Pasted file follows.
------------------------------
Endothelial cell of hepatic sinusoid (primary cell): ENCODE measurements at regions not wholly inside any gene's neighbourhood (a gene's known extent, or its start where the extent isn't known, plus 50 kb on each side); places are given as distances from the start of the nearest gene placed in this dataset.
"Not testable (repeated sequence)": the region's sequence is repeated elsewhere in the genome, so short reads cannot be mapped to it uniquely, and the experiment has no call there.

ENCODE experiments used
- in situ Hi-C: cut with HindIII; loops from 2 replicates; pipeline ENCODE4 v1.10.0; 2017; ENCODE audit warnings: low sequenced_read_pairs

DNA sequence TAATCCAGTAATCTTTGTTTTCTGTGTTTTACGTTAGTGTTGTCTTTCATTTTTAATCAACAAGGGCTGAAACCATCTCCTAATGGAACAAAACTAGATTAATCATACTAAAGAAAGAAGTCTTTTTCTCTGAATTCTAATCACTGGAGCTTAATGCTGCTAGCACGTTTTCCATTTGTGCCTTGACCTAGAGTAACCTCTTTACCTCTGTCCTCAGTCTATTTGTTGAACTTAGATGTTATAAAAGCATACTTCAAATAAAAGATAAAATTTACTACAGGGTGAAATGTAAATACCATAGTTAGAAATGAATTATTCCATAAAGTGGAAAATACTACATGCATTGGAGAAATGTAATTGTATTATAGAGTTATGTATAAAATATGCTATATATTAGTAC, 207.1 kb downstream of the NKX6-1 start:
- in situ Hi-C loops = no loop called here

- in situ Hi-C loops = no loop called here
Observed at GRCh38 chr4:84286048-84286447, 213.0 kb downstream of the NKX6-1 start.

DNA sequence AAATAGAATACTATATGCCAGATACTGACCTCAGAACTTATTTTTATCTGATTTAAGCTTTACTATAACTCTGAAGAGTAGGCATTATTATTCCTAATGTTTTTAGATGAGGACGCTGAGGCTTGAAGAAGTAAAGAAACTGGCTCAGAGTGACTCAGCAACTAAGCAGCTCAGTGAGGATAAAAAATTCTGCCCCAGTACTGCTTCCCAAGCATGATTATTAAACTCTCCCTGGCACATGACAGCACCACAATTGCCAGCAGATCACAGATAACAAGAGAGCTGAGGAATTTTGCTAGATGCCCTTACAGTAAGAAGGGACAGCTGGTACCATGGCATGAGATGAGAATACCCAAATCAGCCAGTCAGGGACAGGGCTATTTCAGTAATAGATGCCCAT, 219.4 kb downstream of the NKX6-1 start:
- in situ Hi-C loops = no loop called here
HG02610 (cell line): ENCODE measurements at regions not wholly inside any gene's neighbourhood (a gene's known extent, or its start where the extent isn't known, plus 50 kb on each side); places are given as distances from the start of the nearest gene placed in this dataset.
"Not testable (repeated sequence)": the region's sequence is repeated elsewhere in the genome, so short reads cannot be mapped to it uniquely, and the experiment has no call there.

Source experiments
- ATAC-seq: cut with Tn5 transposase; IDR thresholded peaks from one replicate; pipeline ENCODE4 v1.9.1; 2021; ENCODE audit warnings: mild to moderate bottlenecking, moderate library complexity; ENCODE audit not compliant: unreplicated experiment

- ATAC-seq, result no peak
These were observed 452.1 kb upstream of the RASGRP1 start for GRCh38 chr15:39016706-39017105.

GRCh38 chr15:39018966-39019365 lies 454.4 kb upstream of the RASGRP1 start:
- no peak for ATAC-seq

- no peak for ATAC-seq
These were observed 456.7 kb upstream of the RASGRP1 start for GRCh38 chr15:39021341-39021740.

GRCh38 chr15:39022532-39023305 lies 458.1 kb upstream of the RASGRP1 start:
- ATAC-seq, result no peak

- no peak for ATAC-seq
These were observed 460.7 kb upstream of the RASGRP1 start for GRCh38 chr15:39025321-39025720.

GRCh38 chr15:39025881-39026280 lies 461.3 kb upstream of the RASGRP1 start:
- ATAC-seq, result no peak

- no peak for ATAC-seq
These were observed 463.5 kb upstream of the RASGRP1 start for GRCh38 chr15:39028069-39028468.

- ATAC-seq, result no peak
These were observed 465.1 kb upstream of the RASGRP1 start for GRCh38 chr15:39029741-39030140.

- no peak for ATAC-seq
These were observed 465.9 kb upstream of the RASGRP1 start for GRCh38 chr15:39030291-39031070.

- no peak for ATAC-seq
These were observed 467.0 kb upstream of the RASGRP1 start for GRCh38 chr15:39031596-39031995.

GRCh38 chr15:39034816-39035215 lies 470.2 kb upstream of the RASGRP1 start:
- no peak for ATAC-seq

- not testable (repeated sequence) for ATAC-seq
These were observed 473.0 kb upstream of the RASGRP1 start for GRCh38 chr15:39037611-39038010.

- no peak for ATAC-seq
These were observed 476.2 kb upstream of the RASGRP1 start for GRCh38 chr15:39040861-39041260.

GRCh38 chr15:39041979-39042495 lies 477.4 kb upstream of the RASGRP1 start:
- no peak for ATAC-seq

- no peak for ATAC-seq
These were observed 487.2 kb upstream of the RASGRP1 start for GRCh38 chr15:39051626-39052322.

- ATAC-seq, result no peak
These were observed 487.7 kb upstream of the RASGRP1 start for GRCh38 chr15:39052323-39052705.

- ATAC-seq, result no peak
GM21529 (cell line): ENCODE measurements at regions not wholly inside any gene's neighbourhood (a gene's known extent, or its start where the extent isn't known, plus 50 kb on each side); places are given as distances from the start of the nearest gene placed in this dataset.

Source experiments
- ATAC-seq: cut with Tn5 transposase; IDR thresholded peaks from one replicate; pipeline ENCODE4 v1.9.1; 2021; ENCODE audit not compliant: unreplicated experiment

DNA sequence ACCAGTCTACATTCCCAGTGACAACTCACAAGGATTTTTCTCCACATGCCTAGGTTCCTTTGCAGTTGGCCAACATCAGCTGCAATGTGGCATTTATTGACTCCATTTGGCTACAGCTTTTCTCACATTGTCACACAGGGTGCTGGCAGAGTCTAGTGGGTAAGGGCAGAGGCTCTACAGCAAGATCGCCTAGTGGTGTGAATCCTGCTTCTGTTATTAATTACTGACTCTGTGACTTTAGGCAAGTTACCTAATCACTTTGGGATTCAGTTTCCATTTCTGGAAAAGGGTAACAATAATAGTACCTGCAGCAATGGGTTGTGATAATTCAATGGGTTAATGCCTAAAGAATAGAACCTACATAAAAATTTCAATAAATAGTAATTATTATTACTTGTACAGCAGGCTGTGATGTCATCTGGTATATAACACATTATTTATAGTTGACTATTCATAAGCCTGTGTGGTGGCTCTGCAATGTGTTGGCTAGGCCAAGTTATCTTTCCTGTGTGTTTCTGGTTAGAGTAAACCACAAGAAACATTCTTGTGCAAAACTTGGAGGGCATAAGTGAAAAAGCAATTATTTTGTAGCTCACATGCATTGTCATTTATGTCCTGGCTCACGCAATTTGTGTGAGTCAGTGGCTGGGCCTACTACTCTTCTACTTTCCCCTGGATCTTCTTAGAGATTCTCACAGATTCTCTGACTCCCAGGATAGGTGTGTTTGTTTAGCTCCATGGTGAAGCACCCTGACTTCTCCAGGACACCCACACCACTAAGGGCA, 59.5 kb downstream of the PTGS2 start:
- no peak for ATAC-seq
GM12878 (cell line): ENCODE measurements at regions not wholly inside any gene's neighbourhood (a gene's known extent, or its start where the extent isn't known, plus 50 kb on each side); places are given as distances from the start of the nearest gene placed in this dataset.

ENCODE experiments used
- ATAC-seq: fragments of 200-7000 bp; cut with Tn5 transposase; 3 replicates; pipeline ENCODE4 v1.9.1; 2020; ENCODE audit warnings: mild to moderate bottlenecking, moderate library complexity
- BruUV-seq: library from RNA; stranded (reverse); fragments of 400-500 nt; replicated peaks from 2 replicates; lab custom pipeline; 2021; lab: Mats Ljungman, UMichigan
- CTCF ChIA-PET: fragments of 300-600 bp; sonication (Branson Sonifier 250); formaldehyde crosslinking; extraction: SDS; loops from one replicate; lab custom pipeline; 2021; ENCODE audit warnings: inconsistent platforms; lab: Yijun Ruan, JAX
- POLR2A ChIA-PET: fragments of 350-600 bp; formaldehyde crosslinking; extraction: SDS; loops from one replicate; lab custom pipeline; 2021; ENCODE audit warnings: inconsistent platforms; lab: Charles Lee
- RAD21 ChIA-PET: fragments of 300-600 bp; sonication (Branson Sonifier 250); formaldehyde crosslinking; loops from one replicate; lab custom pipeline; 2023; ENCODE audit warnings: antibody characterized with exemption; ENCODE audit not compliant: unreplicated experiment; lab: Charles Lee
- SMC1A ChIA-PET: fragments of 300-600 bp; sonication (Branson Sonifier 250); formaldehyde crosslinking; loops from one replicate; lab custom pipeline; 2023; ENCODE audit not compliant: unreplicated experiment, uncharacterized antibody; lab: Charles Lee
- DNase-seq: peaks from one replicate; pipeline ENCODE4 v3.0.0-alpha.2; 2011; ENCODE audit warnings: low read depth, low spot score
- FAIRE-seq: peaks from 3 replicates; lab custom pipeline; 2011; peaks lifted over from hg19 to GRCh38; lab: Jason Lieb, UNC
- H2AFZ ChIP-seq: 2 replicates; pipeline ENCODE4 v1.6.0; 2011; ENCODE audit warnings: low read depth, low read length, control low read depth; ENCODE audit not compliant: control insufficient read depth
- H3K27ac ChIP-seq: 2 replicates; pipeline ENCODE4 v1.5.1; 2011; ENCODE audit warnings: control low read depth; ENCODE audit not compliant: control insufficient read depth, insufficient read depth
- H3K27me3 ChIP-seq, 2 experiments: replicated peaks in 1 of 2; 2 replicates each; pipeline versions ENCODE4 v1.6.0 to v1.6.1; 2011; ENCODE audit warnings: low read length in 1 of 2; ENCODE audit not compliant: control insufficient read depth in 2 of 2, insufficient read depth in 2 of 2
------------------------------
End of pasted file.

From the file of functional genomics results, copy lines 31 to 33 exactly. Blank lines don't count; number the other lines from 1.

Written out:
- no peak for ATAC-seq
These were observed 465.9 kb upstream of the RASGRP1 start for GRCh38 chr15:39030291-39031070.

- no peak for ATAC-seq